This is according to the Australian Bankers’ Association (ABA), whose chief executive Anna Bligh believes is due to a combination of factors including strong competition, more low-fee and no-fee products being offered, and the industry’s efforts to educate customers about how to minimise the fees they pay.
An ABA report released today last week, Fees for banking services, shows the average weekly bank fees paid by households is $9, the same amount it has been over the past five years.
“We know how important transaction accounts are for bank customers to do their day-to-day banking and virtually every Australian has one. Pleasingly, the amount households paid in 2016 in fees for their transaction accounts was at its lowest level in 15 years,” Ms Bligh said.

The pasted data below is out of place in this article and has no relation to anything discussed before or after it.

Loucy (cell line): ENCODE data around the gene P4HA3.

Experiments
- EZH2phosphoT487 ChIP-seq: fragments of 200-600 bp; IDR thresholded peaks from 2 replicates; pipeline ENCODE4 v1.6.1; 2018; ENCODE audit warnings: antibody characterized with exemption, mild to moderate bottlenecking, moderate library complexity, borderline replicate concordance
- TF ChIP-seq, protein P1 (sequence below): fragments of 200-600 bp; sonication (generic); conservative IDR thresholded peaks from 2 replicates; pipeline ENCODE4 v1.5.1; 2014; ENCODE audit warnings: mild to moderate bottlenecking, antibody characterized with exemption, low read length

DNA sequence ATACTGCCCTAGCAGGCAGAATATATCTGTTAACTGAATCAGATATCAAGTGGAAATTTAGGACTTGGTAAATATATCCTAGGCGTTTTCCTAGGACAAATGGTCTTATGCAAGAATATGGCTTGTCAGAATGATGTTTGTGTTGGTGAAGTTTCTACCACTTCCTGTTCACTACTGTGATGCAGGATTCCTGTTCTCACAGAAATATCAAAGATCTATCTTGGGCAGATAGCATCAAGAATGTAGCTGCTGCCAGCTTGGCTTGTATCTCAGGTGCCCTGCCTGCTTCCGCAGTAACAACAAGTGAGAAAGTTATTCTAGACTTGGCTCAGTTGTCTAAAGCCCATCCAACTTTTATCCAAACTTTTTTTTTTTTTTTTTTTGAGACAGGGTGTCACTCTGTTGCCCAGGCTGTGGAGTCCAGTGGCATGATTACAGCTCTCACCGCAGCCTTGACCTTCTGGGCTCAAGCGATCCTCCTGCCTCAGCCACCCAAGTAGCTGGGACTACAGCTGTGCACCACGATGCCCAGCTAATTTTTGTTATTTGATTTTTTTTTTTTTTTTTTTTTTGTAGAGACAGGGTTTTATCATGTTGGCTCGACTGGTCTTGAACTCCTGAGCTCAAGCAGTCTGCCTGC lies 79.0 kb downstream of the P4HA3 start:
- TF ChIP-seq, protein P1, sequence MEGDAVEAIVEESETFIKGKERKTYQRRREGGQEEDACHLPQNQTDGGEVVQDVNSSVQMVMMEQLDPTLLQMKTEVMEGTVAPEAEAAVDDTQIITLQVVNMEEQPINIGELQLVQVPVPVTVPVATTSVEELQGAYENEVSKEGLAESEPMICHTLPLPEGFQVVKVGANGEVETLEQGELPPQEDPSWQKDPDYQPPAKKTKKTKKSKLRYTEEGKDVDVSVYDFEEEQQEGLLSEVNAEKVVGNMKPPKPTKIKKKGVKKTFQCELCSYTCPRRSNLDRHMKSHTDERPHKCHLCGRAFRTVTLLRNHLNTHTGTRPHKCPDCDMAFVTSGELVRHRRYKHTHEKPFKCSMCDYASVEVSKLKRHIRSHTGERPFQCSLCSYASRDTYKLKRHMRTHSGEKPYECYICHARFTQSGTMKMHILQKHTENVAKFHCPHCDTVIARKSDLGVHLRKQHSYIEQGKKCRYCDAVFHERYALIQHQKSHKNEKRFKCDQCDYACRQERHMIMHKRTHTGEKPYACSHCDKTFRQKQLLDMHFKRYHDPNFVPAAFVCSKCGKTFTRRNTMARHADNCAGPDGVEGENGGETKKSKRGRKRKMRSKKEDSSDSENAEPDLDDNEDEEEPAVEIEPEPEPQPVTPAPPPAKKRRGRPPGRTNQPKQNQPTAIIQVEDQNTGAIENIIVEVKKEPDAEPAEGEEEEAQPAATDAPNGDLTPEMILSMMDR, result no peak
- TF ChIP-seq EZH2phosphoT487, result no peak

“At the same time, we’re seeing more people using their transaction accounts more often,” she said.
“Also, mortgage fees relative to the number of home loans provided to customers were the lowest on record and fees for credit cards relative to the amount of credit accessed remained at the lowest level in more than a decade.”
Ms Bligh said bank fees paid by businesses for loans were also low when compared to the increase in lending.
“Over the past year, the increase in fees of 2.4 per cent was well below the 8 per cent increase in business loans.
“Large businesses accounted for 58 per cent of bank service fees from business loans,” she said.